Golf group raises money for prostate cancer

The Champions Golf Association at the Dunwoody Country Club was inspired 22 years ago to give back to research to help find a cure for prostate cancer. Through various fundraisers, the group raised money and donated to an organization that was supporting the cause.

But, when one of their own was diagnosed with prostate cancer, there was a realization about the lack of treatment in Atlanta. The group refocused its fundraising to a cause and center right at home, the Winship Cancer Institute of Emory University.

“When John [Kauffman] was diagnosed with prostate cancer, he went out of state for treatment. Frustrated by a perceived lack of treatment in Atlanta, John became involved with the Winship Cancer Institute of Emory University,” said David Anderson, chairman of the John H. Kauffman Fundraising Initiatives, Champions Golf Association.

In 2010, the group decided all funds raised by the golf association at DCC would solely benefit prostate cancer research at Winship. Additionally, this support allowed Winship to become the first and only National Cancer Institute-designated Comprehensive Cancer Center in Georgia. The center provides not only cancer care, but also works with acclaimed universities on research towards a cure.

Kaufmann was the former president of Atlanta-based Kauffman Tire Company, and a longtime member of Dunwoody Country Club. With his passing from cancer in 2013, the Champions decided unanimously to honor his legacy by naming all prostate cancer fundraising activities in his name.

This year, through various fundraising activities, the Champions Golf Association contributed $220,000 contribution in the name of the Kauffman to Winship. Matched dollar for dollar by Winship through its own fundraising efforts, the funds raised total $440,000. The proceeds will be used solely for innovative research by some of the world’s top oncologists and scientists working at Winship.

“What this group has been able to do in terms of fundraising and support has been phenomenal to Winship and its mission,” said Dr. Wally Curran, executive director of Winship. “We are so grateful and I do wish John could have been here when Winship was designated as a comprehensive care center, but his impact is felt through the DCC group and all that they do for us.”

Like the Champions Golf Association, people can give back to Winship through fundraising efforts or volunteering their time. The center is seeking volunteers to work in hospitality, at the welcome desk, and more. Musicians are also welcome to Winship to share their talents.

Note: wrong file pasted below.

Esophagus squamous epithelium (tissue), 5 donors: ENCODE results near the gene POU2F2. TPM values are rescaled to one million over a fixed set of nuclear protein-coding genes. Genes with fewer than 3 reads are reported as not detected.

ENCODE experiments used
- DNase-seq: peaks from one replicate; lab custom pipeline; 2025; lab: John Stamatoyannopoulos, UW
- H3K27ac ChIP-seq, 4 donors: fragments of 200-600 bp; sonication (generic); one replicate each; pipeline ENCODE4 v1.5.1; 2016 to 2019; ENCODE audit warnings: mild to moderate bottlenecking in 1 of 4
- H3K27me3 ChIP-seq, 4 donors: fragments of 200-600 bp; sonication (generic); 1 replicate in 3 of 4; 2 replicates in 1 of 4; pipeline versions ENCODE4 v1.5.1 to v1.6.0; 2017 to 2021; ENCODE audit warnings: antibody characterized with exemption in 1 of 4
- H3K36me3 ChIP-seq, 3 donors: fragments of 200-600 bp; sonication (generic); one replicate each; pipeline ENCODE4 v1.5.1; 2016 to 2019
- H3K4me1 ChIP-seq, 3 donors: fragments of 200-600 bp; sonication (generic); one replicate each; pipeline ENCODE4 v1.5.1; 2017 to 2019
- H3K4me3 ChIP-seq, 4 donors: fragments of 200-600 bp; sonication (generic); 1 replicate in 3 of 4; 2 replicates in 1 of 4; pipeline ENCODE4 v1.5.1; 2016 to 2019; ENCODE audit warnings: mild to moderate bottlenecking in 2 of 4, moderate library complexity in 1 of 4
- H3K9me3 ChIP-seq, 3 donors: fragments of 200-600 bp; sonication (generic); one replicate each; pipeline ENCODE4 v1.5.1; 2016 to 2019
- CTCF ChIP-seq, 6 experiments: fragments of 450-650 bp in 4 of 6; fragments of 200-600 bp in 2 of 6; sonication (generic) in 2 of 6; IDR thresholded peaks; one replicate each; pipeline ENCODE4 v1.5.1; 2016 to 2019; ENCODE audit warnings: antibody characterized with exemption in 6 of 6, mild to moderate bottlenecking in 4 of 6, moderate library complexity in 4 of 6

“It is exceedingly gratifying to be involved with a group of golfing friends, former leaders of Atlanta-area businesses, who take the time to help with this important cause,” shared Anderson. “It is wonderful to know that pilot studies funded by the Dunwoody Senior Men have led to larger federal grants that support the testing of new approaches to detecting and managing prostate cancer at Winship locations throughout Atlanta.”

In other news: More than 30 Turner offices around the globe organized volunteer projects for the 18th annual Turner Volunteer Day. In Atlanta, more than 1,500 volunteers took part in the full day's events, which include both on and off campus projects. Volunteers participated in activities such as building dining room tables, dressers and coffee tables for the homeless populations to support the Furniture Bank of Metro Atlanta: WMS, packaging raw materials to make nutritious meals to send to impoverished nations around the world in support of Rise Against Hunger, knitting and crocheting blankets for children in need with Project Linus, sorting donated food items at the Atlanta Community Food Bank, weeding, mulching and beautifying the Eastside Trail at the Historic Fourth Ward skatepark for the Atlanta Beltline and assisting with resident room makeovers, painting and light cleaning in residential areas, landscaping and meal preparation for the Partnership Against Domestic Violence.

Who’s doing good?Each Tuesday, we write about charity events such as fun-runs, volunteer projects and other community gatherings that benefit a good cause. To suggest an event for us to cover, contact Devika Rao at


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